You remember Atticus Finch in To Kill a Mockingbird, don’t you? Access to the justice system is a right we hold dear in the United States. What if you have a dispute with a landlord, credit card company, hospital or nursing home? You go to your local court house to file a claim. Well millions of Americans are now learning the hard way, they can’t go to the local court house and have a jury of their peers help – they have given away that right in small type print when they bought the product or signed the contract. Most people never even know they have agreed to binding arbitration and waived their right to a jury, until they want to exercise those rights in Court. Thankfully, many are trying to change the current system.

LA Times reports “The fight has escalated as the legislation has gained momentum. The measure, attached to a House bill that deals with the sub-prime loan crisis, would make arbitration voluntary instead of mandatory in residential mortgage contracts. Another, approved by the Senate Judiciary Committee and attached to the farm bill, would prohibit binding arbitration between livestock and poultry producers and packers, unless the parties agree. The broadest and most controversial measure, introduced by Feingold in the Senate and Rep. Hank Johnson (D-Ga.) in the House, would make arbitration voluntary in consumer, employment, franchise and medical contracts.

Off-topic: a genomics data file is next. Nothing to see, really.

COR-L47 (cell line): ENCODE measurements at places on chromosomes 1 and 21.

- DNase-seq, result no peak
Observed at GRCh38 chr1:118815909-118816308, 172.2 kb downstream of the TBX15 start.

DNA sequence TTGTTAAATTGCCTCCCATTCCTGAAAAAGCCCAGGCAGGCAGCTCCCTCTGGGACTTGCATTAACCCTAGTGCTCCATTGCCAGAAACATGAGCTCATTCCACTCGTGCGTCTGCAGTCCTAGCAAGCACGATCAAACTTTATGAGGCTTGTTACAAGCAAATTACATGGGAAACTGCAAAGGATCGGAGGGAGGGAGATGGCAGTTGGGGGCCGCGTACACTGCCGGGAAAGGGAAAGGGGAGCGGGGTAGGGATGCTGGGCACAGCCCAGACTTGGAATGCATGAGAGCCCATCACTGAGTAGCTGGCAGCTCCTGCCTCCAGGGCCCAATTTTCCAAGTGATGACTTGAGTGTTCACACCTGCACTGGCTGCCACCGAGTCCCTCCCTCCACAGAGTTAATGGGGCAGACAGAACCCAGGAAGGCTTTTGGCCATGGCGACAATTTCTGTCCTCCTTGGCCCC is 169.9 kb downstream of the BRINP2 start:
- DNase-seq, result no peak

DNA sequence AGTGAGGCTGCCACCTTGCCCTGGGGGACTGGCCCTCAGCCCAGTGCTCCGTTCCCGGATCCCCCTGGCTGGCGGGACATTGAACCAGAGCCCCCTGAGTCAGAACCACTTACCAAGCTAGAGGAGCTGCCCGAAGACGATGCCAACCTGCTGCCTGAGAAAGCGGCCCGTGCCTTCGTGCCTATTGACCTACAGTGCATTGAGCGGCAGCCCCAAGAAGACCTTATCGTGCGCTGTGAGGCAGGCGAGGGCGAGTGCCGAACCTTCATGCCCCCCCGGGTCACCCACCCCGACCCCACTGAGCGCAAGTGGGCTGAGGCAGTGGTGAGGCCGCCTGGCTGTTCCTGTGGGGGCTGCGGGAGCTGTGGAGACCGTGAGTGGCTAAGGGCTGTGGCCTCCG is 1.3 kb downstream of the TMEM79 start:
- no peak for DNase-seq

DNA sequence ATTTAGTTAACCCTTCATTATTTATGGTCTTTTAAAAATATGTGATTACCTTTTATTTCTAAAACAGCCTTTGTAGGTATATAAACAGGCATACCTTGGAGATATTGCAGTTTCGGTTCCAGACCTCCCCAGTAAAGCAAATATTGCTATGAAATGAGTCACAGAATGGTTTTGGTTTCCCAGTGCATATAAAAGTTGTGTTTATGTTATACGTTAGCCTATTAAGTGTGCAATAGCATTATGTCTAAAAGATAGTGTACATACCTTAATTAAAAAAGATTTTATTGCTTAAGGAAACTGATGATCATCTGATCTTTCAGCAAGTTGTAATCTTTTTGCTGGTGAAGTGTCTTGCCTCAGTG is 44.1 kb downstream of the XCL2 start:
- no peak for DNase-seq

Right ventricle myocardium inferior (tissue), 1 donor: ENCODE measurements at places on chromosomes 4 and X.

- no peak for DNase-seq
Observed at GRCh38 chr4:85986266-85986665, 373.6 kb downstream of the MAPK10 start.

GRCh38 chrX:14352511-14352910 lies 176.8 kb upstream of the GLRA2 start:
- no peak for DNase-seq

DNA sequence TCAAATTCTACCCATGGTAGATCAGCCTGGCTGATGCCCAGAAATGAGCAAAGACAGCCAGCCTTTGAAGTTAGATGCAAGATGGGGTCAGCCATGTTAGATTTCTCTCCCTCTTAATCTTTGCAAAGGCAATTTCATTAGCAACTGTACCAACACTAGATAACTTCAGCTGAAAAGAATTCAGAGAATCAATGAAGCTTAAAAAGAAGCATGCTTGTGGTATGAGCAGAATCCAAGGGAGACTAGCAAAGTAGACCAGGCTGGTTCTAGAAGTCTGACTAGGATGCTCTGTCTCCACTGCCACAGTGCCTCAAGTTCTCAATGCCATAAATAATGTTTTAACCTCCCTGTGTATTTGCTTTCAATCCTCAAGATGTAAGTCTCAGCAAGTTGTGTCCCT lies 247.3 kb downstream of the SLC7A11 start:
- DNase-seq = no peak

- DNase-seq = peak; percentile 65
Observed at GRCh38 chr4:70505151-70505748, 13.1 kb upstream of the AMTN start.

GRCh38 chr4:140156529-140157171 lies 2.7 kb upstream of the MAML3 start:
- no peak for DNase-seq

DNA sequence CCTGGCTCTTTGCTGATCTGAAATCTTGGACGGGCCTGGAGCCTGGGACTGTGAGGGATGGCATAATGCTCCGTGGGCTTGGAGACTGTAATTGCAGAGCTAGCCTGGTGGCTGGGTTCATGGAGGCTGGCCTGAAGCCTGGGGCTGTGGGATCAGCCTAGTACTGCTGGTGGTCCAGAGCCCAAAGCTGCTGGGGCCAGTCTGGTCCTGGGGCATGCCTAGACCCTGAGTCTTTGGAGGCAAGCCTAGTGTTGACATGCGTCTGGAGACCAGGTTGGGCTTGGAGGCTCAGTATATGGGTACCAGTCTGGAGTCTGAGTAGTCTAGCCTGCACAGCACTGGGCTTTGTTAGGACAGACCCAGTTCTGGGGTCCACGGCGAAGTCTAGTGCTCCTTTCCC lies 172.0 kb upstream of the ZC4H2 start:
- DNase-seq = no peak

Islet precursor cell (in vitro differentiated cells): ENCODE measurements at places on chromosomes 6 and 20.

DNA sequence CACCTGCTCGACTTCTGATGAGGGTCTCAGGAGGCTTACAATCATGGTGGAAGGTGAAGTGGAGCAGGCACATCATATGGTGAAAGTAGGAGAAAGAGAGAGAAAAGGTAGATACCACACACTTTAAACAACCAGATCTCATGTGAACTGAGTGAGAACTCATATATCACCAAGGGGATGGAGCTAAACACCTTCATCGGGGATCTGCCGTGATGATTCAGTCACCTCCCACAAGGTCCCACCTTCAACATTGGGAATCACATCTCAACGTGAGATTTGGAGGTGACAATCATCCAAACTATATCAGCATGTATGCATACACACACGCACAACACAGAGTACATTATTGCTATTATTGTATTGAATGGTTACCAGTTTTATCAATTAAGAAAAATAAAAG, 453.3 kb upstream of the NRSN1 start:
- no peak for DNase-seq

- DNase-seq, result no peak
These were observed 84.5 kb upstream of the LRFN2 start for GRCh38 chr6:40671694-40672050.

Johnson, a lawyer, said parties in disputes should be free to turn to the courts, arguing that mandatory arbitration amounts to a “private judicial system” that “benefits the commercial interests at the expense of consumers and employees.”

We agree – we warn citizens not to sign them, but in the medical context, they can be denied health care for refusing to sign. What do you do about it then? Give in to the pressure, sign, and find that limited access to courts is now, almost the price of doing business.

Lauren Ellerman
Lauren Ellerman

In 2011, Lauren Ellerman was named "Young Lawyer of the Year" by the Roanoke Bar Association for her work in the community. To speak with Lauren about your personal injury case, contact her at